UNITED STATES DISTRICT COURT CENTRAL DISTRICT OF CALIFORNIA
July 25, 2012
STEPHEN ANTHONY CAVINESS, PETITIONER,
RANDY GROUNDS, WARDEN, RESPONDENT.
The opinion of the court was delivered by: David O. Carter United States District Judge
ORDER SUMMARILY DISMISSING HABEAS PETITION
Rule 4 of the Rules Governing Section 2254 Cases in the United States District Courts provides in part that "[i]f it plainly appears from the face of the petition and any exhibits annexed to it that the petitioner is not entitled to relief in the district court, the judge shall make an order for its summary dismissal and cause the petitioner to be notified." Because Petitioner challenges a prior conviction, rather than the conviction resulting in the prison sentence he now is serving, the Court will summarily dismiss the action pursuant to Lackawanna County District Attorney v. Coss, 532 U.S. 394, 121 S.Ct. 1567, 149 L.Ed.2d 608 (2001), as explained below.
Petitioner is serving a lengthy prison sentence following a 1994 robbery conviction. But that is not the conviction he challenges here. Instead, he challenges his 1990 plea-bargained conviction for a prior robbery, based on which conviction, among other factors, his current sentence was enhanced. (Petitioner was sentenced to seven years imprisonment for the 1990 conviction.) Petitioner now asserts that, if the trial judge and prosecutor had properly notified him in 1990 that his plea-bargained conviction could be used to enhance a sentence on a later conviction, then he would not have accepted the plea bargain. See Mem. ("Pet. For Writ of Mandate," appended to petition) at 2-4.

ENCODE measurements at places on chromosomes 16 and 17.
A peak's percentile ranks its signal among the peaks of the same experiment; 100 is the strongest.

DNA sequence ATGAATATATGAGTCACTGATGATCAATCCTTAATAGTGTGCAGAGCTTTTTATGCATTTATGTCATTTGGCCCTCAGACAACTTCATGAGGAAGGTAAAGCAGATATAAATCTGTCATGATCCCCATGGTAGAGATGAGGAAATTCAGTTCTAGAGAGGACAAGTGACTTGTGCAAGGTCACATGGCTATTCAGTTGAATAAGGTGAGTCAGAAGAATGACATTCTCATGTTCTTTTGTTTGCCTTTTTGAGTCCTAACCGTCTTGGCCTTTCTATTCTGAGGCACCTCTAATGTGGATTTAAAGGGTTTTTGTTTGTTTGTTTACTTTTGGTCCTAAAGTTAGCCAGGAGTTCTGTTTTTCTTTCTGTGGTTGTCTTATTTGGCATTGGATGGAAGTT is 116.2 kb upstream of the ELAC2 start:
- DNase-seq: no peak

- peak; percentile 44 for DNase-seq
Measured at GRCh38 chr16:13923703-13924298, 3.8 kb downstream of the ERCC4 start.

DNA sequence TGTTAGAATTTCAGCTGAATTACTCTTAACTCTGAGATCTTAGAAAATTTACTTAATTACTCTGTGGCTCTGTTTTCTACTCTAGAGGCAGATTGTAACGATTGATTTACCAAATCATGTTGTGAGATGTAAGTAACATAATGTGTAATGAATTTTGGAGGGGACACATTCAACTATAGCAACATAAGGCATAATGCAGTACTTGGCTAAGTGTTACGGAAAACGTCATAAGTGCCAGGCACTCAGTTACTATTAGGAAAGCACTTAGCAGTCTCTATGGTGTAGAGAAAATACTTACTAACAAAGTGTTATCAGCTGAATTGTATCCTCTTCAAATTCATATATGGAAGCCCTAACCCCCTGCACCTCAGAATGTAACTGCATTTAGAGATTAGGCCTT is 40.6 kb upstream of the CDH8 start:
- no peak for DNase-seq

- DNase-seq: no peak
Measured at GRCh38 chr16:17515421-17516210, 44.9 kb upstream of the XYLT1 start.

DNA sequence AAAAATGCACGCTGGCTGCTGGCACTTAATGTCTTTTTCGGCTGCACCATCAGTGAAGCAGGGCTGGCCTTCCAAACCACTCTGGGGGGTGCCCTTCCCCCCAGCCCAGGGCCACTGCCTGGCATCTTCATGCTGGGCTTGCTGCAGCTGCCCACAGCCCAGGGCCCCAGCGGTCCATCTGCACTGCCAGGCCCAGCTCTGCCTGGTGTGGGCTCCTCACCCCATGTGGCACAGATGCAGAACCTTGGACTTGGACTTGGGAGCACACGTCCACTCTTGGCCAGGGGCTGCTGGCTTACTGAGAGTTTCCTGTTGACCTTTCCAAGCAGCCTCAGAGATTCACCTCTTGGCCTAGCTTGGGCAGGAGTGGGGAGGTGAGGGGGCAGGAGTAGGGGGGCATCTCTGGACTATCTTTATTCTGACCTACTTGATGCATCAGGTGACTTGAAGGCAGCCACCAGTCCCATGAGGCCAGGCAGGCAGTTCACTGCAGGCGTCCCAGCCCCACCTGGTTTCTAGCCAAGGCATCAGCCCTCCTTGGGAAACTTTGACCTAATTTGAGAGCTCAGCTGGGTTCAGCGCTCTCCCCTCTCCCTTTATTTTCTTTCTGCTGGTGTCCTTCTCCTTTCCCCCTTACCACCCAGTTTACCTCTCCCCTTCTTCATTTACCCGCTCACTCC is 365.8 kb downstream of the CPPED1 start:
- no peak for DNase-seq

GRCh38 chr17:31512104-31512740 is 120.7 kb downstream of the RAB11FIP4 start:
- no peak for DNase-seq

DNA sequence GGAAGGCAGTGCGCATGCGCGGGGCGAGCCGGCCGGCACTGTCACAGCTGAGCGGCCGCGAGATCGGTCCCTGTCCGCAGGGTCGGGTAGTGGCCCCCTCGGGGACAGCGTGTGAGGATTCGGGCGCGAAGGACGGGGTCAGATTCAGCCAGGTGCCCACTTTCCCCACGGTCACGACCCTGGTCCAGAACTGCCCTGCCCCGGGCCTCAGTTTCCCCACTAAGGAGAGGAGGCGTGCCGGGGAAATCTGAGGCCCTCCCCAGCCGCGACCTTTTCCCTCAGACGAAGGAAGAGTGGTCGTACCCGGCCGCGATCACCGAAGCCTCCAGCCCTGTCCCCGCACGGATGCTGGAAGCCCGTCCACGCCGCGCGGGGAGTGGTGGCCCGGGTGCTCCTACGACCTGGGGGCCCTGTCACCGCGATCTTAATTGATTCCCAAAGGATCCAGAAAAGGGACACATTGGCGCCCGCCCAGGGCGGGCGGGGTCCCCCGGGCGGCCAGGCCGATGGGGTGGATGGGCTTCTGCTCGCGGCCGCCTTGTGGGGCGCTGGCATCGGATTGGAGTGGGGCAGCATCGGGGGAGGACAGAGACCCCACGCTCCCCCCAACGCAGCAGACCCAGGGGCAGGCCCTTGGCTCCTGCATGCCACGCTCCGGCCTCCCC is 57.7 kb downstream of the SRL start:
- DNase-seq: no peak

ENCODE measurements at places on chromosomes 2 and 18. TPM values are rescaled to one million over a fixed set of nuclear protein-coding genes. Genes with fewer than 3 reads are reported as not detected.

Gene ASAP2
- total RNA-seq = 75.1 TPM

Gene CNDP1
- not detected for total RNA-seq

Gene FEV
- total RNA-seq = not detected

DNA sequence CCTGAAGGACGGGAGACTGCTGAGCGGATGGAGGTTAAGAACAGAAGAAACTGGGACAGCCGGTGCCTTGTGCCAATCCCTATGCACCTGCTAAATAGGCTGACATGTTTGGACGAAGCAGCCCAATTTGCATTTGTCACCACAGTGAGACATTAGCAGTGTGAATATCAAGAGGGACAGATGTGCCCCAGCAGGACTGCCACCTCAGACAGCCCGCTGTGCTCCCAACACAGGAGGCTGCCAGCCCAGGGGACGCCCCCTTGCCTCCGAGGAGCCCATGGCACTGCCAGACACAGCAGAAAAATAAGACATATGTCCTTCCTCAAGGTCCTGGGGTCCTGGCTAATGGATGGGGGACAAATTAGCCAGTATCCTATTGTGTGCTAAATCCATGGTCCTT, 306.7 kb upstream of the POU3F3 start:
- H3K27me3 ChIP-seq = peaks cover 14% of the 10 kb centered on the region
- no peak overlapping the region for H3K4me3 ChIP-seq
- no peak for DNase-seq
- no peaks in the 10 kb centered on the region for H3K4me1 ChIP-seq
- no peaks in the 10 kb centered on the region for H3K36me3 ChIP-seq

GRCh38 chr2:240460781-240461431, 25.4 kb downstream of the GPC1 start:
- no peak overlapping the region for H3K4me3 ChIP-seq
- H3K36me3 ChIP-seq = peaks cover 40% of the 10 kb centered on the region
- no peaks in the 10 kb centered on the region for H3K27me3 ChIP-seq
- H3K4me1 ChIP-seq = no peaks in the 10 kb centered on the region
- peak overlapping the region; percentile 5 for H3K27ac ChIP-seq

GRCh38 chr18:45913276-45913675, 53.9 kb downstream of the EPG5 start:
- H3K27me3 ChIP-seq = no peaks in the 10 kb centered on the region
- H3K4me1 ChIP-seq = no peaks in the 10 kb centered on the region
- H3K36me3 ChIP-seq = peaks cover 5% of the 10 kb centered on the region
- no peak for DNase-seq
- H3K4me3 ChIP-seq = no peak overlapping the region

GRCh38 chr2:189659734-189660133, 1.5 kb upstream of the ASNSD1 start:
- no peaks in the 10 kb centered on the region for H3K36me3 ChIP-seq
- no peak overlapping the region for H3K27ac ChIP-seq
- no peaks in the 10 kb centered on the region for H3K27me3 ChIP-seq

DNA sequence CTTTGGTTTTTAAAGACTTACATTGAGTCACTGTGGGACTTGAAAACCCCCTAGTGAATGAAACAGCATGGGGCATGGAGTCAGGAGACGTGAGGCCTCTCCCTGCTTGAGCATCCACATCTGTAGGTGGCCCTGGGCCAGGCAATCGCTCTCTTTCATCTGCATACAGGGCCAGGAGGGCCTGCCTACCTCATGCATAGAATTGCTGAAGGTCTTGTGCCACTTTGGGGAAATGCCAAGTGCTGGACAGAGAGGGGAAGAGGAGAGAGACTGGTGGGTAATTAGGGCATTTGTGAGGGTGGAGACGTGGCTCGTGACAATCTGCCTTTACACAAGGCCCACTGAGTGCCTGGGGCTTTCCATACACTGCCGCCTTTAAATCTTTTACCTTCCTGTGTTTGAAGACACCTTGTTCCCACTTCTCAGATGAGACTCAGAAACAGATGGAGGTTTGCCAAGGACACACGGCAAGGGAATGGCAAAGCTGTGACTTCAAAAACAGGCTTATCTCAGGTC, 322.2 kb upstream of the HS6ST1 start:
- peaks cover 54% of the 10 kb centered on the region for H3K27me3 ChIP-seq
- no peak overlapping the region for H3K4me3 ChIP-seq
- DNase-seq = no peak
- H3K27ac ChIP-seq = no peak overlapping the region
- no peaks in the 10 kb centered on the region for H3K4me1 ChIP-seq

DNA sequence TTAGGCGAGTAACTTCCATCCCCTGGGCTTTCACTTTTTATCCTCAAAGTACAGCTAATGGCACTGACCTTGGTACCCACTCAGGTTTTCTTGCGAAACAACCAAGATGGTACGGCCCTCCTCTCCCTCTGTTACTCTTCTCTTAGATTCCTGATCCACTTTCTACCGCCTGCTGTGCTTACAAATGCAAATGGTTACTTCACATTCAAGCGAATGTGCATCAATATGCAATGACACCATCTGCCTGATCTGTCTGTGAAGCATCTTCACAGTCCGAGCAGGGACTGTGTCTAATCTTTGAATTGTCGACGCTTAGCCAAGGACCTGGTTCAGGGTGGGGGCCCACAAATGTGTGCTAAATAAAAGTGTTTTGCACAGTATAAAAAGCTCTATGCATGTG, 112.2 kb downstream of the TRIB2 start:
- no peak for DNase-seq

In Lackawanna, the Supreme Court generally disallowed habeas challenges to prior convictions used to enhance a criminal sentence. That is precisely what Petitioner seeks to do here. Lackawanna has a Sixth Amendment exception where the targeted prior conviction occurred after a failure to appoint counsel, 532 U.S. at 403-04, but Petitioner's critiques of his 1990 robbery convictions do not include any assertion of such a failure. Lackawanna squarely bars relief.
For the foregoing reasons, the Court DISMISSES the action with prejudice.
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